PETA campaigned to end Ringling Bros. circus’s cruelty to animals for decades, but many animals died before the demise of this shameful circus. One of those lost to the misery of circus life was an Asian elephant named Minyak.
Born in the wild around 1966, she spent decades of her 46 years on Earth performing in the circus, where just like many elephants, she performed mindless, stupid tricks under the constant threat of beatings with bullhooks.
As a result of decades of performing and being shunted around the country, she suffered from debilitating foot disorders and lameness consistent with arthritis—a painful condition that can be made worse by the awkward contortions of circus tricks and “life” on the road. When she wasn’t performing, she lived in chains, stripped of every natural thing cherished by elephants.
In 1979, after years of circus life, Minyak was forced to take part in the Ringling Bros. breeding program, giving birth to three live calves and one stillborn.
She later returned to Ringling Bros. shows and performed for 10 more years until being retired to Ringling’s breeding compound (the deceitfully named Center for Elephant Conservation) in central Florida. Despite her dwindling health, she was removed from performing only two years before her death.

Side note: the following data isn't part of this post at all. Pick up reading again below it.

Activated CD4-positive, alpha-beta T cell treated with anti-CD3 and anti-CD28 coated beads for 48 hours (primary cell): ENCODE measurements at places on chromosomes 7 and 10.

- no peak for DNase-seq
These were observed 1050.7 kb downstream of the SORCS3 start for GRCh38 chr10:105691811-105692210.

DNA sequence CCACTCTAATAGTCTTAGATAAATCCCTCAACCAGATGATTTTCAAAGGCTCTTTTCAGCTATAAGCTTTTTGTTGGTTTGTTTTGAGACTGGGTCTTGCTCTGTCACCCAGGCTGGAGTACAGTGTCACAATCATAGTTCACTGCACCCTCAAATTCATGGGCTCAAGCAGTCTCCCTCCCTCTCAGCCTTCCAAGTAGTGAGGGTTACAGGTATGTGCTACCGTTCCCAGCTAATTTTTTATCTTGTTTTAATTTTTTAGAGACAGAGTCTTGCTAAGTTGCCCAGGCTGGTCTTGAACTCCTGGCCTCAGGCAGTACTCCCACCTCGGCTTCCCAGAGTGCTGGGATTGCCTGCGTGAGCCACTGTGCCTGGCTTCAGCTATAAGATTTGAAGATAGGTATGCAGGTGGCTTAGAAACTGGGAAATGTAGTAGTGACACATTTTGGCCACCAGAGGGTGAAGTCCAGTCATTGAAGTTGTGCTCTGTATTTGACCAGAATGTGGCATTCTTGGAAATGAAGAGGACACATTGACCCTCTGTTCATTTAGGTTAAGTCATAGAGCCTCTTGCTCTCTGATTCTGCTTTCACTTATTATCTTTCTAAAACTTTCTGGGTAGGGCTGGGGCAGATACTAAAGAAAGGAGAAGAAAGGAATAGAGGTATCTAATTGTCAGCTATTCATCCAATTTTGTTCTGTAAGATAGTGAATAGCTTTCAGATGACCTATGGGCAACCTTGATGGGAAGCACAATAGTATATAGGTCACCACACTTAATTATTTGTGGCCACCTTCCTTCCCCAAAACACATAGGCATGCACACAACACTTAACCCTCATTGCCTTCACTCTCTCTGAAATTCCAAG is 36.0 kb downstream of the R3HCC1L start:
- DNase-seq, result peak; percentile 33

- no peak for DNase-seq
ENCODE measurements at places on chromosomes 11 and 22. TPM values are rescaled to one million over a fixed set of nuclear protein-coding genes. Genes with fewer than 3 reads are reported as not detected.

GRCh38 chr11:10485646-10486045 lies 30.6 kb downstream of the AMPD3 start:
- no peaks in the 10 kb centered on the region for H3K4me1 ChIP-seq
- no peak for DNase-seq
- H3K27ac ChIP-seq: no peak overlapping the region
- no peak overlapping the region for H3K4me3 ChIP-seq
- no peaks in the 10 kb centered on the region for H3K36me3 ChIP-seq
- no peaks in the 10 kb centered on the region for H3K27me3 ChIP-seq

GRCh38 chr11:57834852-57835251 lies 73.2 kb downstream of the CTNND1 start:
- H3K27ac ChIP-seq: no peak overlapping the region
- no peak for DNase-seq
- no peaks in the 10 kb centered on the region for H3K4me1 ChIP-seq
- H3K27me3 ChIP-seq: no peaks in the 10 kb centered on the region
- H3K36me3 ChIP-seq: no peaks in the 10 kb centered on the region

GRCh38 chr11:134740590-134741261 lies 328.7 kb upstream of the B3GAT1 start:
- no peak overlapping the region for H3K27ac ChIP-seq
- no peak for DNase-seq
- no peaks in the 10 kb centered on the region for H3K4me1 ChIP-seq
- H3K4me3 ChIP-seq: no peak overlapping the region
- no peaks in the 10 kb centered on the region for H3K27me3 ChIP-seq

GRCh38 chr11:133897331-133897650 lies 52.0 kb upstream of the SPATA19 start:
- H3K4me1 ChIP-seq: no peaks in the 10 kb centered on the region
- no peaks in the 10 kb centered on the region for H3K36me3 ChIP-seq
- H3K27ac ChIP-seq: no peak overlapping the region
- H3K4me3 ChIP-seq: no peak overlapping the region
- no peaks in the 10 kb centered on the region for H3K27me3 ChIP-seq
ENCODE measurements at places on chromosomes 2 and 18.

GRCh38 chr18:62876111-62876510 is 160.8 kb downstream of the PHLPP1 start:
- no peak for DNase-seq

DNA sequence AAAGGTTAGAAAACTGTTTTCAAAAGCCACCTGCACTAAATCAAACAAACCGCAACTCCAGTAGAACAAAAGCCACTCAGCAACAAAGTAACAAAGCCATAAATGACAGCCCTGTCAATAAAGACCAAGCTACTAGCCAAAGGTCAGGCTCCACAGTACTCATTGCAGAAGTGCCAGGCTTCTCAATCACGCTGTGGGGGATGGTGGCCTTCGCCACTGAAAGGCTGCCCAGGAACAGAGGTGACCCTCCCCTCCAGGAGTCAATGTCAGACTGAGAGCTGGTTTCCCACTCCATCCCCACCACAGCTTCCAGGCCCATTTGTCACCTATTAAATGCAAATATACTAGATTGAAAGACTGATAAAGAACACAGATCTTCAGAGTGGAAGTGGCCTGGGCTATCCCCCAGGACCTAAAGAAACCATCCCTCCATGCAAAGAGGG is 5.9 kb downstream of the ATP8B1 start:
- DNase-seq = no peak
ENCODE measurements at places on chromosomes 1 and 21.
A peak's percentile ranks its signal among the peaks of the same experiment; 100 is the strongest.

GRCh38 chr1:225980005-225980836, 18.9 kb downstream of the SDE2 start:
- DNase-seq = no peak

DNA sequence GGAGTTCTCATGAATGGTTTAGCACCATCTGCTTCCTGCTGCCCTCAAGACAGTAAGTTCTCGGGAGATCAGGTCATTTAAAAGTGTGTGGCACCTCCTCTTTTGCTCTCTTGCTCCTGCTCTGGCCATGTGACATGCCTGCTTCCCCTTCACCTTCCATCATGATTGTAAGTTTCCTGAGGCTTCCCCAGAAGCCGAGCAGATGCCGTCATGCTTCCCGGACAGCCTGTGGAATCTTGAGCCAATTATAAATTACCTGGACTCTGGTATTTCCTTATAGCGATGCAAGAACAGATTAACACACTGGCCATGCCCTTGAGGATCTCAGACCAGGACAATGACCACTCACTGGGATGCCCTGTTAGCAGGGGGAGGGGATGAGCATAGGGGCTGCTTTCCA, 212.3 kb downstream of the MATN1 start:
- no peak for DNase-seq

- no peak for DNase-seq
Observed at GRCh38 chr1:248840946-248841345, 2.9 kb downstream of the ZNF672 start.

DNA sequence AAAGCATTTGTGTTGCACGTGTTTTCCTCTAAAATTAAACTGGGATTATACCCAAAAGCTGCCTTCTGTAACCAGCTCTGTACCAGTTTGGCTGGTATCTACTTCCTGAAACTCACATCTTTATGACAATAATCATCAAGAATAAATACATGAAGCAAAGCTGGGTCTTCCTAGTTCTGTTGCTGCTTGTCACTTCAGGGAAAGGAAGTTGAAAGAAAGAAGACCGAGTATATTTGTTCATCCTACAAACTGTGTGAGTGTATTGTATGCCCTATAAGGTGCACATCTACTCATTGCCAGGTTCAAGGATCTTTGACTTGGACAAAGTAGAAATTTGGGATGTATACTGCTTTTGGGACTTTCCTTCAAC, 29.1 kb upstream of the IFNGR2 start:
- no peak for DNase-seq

Ringling listed Minyak’s death as being the result of “natural causes,” but she had been plagued with illness.
PETA called for an investigation into her death because she had died far younger than the average natural life expectancy of an elephant. She had suffered from severe arthritis, neglected feet, and obesity, in addition to having been one of Ringling’s many elephants treated for tuberculosis (TB).
Public records show that over the years, many of Ringling’s elephants carried TB, which spreads easily between elephants and humans. At least three elephants in the same traveling group as Minyak tested positive for TB. PETA revealed that at least 20 elephants used by Ringling tested positive for TB and that Ringling tried to hide information about its TB outbreaks from the public, endangering both elephants and humans by taking these animals on the road.
Ringling called it quits, but there are still animals in need.
The public has made it clear that it no longer supports taking elephant babies from their mothers; shackling, whipping, and beating them into submission; and carting them around the country in boxcars until they’re too old, sick, or injured to perform.